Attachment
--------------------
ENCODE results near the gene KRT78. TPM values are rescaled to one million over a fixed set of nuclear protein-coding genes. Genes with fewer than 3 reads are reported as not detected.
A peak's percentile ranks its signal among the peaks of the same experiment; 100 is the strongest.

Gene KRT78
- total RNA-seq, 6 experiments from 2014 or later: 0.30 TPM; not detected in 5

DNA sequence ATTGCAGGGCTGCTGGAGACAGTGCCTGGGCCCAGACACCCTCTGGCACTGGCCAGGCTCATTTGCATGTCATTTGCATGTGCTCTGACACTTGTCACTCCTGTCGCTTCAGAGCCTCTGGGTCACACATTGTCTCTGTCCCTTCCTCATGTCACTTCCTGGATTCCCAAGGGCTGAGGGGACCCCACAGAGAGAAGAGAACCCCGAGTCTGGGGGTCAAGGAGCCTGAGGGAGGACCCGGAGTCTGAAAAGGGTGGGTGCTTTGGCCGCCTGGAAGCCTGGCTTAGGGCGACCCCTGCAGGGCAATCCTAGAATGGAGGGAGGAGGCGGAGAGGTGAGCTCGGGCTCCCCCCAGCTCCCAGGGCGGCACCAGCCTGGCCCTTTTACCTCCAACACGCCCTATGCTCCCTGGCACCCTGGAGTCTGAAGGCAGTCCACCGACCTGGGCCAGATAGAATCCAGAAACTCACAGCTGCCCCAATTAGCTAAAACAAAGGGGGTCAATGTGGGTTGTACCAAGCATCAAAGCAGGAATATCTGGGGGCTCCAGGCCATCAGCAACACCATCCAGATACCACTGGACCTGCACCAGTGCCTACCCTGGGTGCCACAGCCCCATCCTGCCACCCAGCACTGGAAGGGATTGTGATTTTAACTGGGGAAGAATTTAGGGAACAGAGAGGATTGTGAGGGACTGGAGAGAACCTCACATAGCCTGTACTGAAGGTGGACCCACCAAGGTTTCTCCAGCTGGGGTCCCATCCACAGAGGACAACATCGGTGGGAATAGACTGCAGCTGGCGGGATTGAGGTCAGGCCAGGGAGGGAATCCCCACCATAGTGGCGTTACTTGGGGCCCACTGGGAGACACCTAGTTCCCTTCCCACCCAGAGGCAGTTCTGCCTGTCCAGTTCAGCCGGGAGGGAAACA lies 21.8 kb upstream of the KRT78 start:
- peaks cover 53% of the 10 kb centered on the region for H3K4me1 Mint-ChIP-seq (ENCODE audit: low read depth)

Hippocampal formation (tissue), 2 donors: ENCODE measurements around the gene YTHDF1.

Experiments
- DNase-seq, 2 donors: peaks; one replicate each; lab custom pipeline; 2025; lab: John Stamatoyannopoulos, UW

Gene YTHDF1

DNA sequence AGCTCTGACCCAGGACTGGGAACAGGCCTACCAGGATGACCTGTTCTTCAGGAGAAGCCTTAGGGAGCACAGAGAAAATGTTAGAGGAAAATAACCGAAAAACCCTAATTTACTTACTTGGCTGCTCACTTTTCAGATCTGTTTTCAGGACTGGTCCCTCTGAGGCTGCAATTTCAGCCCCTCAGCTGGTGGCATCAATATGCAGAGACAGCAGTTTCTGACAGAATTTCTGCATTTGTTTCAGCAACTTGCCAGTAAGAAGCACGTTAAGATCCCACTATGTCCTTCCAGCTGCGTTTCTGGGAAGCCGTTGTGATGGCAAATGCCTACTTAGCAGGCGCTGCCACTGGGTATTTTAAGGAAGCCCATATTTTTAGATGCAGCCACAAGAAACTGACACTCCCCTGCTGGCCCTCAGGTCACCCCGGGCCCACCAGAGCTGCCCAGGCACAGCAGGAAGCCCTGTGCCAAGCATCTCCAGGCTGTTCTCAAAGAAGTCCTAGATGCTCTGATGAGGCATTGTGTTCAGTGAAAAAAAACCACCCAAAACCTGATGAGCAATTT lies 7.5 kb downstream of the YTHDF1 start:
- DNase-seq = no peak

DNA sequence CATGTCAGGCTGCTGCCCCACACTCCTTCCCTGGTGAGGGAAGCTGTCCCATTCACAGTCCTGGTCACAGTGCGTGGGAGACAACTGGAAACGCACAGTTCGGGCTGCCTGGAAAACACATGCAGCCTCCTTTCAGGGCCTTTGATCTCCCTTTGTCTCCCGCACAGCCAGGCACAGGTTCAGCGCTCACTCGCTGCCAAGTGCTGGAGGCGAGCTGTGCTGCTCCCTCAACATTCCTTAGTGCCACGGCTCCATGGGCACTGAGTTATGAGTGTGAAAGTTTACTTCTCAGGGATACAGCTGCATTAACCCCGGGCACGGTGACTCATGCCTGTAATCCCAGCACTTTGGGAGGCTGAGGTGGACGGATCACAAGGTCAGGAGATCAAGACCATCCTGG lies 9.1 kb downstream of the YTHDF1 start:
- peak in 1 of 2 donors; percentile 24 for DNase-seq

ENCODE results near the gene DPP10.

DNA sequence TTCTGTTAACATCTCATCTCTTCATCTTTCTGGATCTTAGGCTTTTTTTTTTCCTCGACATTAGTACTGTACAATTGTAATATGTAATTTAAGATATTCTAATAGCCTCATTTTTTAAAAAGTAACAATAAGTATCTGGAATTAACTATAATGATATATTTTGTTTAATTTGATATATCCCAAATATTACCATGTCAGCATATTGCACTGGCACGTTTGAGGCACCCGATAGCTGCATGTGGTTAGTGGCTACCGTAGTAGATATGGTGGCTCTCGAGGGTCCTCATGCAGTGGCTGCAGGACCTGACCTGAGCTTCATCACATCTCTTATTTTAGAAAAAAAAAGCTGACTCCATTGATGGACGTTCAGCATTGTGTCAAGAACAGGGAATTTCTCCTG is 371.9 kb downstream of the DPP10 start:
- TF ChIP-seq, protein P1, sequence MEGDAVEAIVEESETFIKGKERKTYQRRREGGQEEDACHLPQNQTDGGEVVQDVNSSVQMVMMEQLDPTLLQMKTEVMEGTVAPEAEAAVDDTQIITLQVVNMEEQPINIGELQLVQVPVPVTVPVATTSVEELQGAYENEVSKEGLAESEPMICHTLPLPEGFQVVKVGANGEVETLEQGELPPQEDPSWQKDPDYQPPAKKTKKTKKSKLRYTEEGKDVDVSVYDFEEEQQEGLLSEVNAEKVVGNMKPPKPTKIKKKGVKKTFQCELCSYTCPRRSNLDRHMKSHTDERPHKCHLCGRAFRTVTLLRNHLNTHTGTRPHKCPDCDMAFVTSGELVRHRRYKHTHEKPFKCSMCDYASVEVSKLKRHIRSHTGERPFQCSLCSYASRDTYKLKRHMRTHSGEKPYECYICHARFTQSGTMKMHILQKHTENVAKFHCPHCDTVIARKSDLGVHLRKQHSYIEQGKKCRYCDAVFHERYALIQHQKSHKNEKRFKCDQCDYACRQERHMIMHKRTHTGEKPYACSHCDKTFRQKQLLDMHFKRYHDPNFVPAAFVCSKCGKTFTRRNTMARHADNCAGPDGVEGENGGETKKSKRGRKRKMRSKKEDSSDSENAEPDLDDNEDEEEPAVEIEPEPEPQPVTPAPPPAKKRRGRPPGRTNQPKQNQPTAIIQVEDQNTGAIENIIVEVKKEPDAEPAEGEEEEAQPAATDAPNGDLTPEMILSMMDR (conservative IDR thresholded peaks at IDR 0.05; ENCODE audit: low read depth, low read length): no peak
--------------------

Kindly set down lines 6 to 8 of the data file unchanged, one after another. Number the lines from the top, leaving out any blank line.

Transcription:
- peaks cover 53% of the 10 kb centered on the region for H3K4me1 Mint-ChIP-seq (ENCODE audit: low read depth)

Hippocampal formation (tissue), 2 donors: ENCODE measurements around the gene YTHDF1.

Experiments